On behalf of the Institute for Energy Economics and Finance Analysis (IEEFA), I write to highlight some key factual errors and omissions in what we consider to be an extraordinarily disingenuous op-ed that your publication carried recently.
It is telling that the piece is credited to Frontier Economics, a coal lobbyist working for Adani Australia, the company that has faltered so badly in turning the Galilee Basin of Queensland into the infamous and still-unbuilt Carmichael export-coal mine complex.
Part of the real story here is that just this past week Adani Power Limited and Essar Power Gujarat Ltd both refused to comply with their contractual obligations to supply a collective 3,000 megawatts of import-coal-fired electricity generation to the government-run Gujarat Urja Vikas Nigam Ltd (GUVNL) power distribution company in the Indian state of Gujurat. It has been widely reported by both companies and in the Indian press that the steep increase in imported coal prices has made power generation unviable at the tariff Adani quoted.
Broadly speaking, the vertically integrated “pit-to-plug” strategy Adani Enterprises espoused back in 2010 is fraying, and at both ends. Global electricity markets have changed dramatically since the coal boom peak of that time, and Indian markets do not need the Australian coal that would come by way of Adani’s project, which is all but grounded because the evidence shows that it would be a massive boondoggle.
While some coal advocates continue to insist imported coal will relieve energy poverty in India, renewables are now providing the much-needed solution to that problem.
This point has been repeatedly made by the Indian government under Prime Minister Narendra Modi. India Energy Minister R.K. Singh has just proudly reported that India is well on track to reach 175 GW of renewable energy installs ahead of its own self-imposed deadline of 2022. Frontier Economics must have overlooked this widely noted news. The firm must also have missed a World Economic Forum speech at Davos last month by Coal Minister Piyush Goyal, who called for broader action to support the Paris Climate Agreement. Goyal called specifically for India to expand its electricity-generation goal of 40 percent reliance on renewables by 2027 to 50 percent by 2030.
It is no small irony that the very creators of a foundering mega-mine project are now channeling their capital into renewable energy instead.
It is in this context that one should review the November 2017 World Energy Outlook report by the International Energy Agency (IEA), which shows in detail how India is serious about modernizing its energy economy. Under its “sustainable development scenario” analysis, the IEA sees India’s electricity generation from coal declining by 65 percent, from 1,123 terrawatt hours in 2016 to 399 by 2040 (news breaks almost daily later on the speed of change in India). Coal proponents regularly misrepresent IEA through omission, but while Australia debates the merits of the Paris climate accord, China and India are all in as their leaders map out transformative energy and investment plans now. They are taking advantage as we speak of the myriad opportunities in the technology-led global energy-system transition that is setting in worldwide.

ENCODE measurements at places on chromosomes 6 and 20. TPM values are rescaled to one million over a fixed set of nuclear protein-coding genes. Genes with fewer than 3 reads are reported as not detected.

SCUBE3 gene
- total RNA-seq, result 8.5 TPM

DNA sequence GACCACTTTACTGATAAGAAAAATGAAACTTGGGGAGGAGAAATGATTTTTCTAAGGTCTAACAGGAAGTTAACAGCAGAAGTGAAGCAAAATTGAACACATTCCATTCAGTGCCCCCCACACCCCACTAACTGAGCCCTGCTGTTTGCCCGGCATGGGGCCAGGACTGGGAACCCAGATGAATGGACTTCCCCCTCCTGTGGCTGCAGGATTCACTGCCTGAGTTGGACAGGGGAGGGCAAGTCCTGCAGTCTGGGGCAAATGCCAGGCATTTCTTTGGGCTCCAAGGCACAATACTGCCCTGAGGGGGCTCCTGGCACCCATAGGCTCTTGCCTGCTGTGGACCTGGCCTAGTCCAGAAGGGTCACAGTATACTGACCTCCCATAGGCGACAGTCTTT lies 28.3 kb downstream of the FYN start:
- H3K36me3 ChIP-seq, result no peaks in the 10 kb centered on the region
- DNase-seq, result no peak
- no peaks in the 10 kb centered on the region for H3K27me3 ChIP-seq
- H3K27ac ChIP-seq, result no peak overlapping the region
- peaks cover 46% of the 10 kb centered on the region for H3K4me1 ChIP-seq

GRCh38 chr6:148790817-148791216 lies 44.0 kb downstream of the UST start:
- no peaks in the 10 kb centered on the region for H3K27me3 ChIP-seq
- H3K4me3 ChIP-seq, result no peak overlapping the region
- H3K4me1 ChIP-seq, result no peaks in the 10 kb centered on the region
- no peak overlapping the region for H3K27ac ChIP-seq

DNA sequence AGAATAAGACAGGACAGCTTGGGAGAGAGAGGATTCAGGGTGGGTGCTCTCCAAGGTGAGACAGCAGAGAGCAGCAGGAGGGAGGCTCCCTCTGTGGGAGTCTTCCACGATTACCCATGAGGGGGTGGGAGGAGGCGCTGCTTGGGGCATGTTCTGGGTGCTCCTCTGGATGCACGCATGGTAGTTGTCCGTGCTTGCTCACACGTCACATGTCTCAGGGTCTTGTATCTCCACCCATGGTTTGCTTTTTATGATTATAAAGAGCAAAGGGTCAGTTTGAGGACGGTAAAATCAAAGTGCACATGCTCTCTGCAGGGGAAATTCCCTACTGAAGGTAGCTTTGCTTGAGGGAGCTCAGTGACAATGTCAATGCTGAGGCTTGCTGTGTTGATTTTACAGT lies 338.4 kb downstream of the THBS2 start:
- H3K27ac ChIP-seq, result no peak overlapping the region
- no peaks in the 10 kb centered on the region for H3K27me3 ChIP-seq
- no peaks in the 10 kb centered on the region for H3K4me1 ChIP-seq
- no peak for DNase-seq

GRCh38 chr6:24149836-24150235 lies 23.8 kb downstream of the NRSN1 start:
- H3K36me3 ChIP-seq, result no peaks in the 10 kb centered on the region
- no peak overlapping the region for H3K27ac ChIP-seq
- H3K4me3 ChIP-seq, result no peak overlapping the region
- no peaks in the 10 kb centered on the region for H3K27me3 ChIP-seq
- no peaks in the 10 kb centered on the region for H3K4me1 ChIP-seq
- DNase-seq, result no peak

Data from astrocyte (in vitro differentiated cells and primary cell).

An energy-policy shift is afoot also in Japan, of huge importance here in Australia because Japan is our largest coal-export market.
THE END GAME FOR THERMAL COAL IS INCREASINGLY OBVIOUS, and for Australia to add to its low-quality, export-coal supply (and all the associated long-dated railway and port infrastructure needed to make it happen) is economic folly.
While a short-term, myopic analysis might argue that gaining market share for a product in terminal decline is somehow good for Australia, IEEFA sees such a mindset as deeply contrary to the national interest. Basic economics says oversupplying a falling market will only push down the price of the product involved. This is especially so if the apparatus behind a new supply is unbankable and can proceed only with massive government subsidies of the kind Adani has sought from the Export Finance & Insurance Corporation of Australia and the Northern Australia Infrastructure Fund. The fault in the Galilee project is also apparent in the seven-year coal-royalty holiday its backers want.
Three years ago, the Indian government called an end to thermal coal imports. That call, which has been repeated time and again since, marked the absolute peak of Indian thermal coal imports, which have declined almost every month since. While the Carmichael proposal was entirely consistent with India’s energy policy in 2010, nearly a decade on now, it appears more and more like a receding pipe dream that cannot achieve financial close and stands today as the very definition of a stranded asset.
One other tell-tale development of note: The multibillion initial public offering of Adani Green Power will be completed next month, and the Adani Group is now one of the leading developers of renewable energy in India. It is no small irony that the very creators of the Carmichael vision are channeling their capital today into the electricity industry of the future instead.
Tim Buckley is IEEFA’s director of energy finance studies. Australasia.